In contrast, from ancient philosophy to modern science, the Western emphasis on intellectual activity demotes the world of the senses or an immediate world of "this moment" from the status of being the "world as it actually is". The former is instead deemed a product of mind (abstract, generic object) or brain (specific, concrete object). With the real world being something which is prior in rank to the commonsense realism of the outputted, "shown" representation. "The world as it actually is" for the West is something worked out by reason / inference. Even the role of contemporary experiments to test an idea have to be planned. Interrogation of nature requires inventive thought, concept-guided interpretations or systematic discriminations, integrations and evaluations of resulting data.

    Despite it often being referred to as mental-independent, this "world of some other level" than the shown one could hardly be bereft of such mental properties if our lengthy path of reasoning is still the hotline for the claimed apprehending of it, along with the lingering sensory experiences (tied to experiment) being used to selectively cull down the hypotheses and theories. For the deeply abstract or quantitative constructs, invented symbolic description has to fully replace anything that is not intuitive as a "picture" or cannot be converted to our inherited empirical representational abilities. (Which is to say, such disciplinary languages would hardly be non-artificial or free of psychological affairs and taint, either, as they often seem reflexively treated).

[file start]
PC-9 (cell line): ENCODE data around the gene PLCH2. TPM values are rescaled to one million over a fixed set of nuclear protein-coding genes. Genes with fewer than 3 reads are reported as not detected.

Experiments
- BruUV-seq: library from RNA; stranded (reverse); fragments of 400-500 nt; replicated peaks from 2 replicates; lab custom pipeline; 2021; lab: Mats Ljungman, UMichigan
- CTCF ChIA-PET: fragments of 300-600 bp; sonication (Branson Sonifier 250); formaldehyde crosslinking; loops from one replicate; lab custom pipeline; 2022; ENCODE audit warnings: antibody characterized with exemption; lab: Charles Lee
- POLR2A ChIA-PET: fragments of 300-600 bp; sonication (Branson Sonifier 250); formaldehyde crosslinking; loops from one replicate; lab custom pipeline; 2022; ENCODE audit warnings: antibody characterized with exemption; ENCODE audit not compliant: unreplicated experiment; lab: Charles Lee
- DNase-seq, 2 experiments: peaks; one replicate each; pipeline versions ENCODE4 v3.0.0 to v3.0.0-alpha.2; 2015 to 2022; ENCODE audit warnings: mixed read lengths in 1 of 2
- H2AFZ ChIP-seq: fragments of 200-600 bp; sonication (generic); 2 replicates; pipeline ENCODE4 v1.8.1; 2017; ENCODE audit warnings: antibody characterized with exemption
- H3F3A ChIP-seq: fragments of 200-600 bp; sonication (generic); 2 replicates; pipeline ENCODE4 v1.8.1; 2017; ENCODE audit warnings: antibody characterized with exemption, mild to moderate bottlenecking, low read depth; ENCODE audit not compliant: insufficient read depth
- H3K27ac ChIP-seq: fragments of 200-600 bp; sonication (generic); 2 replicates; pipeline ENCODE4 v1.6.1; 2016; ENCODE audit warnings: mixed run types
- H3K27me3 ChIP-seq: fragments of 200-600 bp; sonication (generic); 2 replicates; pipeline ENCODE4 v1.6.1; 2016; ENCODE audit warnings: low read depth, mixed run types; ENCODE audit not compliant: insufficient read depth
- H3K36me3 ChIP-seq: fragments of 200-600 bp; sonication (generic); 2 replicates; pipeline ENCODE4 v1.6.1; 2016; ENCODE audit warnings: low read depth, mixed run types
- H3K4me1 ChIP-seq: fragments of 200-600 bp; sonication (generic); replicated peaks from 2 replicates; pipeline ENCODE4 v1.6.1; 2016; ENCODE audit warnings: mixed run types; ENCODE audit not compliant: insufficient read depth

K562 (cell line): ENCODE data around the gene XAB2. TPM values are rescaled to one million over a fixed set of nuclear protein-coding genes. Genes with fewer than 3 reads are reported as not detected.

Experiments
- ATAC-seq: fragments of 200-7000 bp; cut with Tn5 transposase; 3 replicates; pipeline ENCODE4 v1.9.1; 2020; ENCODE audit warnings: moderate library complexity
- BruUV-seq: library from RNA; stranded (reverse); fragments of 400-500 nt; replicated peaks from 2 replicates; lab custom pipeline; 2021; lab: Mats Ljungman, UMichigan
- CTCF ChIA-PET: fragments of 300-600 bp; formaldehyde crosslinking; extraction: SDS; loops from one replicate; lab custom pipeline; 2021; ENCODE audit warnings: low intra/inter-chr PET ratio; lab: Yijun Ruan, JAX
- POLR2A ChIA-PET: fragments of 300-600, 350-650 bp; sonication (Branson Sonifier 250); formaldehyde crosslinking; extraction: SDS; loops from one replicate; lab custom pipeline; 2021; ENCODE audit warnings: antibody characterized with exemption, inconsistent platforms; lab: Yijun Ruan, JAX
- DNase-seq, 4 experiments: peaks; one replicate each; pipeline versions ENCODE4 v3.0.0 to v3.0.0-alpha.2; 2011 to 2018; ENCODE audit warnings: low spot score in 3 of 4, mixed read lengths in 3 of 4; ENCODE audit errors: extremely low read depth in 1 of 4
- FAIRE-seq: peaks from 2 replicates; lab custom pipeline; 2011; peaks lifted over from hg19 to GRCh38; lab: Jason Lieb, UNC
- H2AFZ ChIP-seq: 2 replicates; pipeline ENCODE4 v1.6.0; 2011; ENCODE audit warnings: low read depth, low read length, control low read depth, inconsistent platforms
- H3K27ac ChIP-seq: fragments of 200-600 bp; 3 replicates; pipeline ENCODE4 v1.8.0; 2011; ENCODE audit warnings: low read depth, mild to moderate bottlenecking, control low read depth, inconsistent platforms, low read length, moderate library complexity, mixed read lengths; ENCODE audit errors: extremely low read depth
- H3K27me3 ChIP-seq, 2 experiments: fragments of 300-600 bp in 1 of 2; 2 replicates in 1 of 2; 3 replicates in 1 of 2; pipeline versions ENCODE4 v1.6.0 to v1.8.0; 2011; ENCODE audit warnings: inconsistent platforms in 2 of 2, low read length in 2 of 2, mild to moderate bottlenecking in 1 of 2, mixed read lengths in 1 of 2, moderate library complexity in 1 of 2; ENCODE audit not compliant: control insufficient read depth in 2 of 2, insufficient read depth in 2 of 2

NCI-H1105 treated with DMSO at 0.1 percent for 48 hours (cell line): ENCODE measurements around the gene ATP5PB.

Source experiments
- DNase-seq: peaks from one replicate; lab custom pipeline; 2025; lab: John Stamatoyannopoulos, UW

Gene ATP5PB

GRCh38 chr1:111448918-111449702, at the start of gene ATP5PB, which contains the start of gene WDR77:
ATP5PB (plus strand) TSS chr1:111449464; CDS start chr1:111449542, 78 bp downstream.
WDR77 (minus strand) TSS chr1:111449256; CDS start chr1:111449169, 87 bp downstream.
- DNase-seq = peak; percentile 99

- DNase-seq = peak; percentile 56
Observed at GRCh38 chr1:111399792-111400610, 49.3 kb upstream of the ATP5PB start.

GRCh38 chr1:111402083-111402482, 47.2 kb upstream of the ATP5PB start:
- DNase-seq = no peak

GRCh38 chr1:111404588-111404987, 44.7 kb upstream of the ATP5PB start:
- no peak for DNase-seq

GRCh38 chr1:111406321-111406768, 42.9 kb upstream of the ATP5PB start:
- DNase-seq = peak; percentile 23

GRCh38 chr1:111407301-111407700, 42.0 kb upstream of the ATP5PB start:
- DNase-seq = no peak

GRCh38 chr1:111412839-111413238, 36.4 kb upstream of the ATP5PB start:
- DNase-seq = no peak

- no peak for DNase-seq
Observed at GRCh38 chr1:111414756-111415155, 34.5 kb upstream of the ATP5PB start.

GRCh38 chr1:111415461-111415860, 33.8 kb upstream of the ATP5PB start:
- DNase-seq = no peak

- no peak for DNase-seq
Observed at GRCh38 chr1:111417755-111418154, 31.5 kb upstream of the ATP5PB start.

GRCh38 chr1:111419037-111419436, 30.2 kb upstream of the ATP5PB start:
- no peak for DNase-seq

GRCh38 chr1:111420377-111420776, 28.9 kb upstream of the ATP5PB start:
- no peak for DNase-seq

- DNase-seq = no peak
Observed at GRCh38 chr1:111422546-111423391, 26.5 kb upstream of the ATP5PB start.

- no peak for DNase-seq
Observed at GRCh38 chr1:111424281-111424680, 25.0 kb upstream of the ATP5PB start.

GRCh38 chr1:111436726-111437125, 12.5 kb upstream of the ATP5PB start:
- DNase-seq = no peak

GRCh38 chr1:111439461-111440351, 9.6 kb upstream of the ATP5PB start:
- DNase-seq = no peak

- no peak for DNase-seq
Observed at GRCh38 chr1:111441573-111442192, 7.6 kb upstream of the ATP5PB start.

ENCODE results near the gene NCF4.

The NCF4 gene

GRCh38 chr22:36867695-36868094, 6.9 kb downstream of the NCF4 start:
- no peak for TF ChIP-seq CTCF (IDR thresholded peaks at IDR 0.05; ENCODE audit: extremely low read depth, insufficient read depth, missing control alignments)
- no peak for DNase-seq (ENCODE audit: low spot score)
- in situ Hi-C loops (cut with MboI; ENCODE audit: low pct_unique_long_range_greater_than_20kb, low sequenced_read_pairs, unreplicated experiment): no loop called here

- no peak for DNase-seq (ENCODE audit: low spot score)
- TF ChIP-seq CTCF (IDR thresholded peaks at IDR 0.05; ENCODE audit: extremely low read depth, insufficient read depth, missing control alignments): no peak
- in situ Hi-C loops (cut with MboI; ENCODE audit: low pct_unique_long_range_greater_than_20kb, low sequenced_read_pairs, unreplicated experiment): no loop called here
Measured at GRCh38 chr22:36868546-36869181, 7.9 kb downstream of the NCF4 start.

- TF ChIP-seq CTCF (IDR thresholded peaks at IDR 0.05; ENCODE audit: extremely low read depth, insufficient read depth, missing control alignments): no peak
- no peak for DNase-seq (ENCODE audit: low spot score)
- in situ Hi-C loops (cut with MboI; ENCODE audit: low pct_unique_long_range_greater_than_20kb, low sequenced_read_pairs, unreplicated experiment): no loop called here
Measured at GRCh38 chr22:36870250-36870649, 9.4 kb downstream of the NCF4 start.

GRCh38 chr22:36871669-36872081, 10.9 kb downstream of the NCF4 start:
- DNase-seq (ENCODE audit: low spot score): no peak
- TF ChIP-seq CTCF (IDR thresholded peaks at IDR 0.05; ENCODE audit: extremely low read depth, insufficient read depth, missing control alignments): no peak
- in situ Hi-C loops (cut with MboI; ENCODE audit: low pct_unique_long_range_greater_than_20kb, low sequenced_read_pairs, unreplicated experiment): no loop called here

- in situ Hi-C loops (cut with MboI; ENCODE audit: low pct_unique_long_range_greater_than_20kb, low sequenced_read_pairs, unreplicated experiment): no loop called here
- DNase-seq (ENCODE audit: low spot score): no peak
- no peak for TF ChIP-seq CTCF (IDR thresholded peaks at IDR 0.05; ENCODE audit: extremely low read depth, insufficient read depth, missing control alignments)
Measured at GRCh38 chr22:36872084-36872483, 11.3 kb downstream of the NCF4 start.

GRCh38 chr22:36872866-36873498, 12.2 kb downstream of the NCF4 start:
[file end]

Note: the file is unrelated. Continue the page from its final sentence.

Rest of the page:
Even if "thinking" can't be compacted into the narrow confines of a small or frozen duration, I wonder if even an ordinary instant of the experienced environment can actually be totally free of contamination from either our acquired ideas or the prescriptive routines native to our "operating system". Kant considered the psychological version of space (which sensations conformed to) to itself be a kind of pre-Understanding tool for keeping phenomenal objects distinct from each other, a kind of identification method or "discrimination of one thing from another" before cognition proper kicked in. [Note that tense items like "pre-" and "before" are intended as replacements for "prior in rank" here rather than "prior" time-wise, or the temporal meaning).

    On the flip side, however, Zen advocates could contend that its practitioners' concept-free version of reality isn't anything like the experiences of Oliver Sack's "frozen in time snapshot" patients (that he examined and queried years past).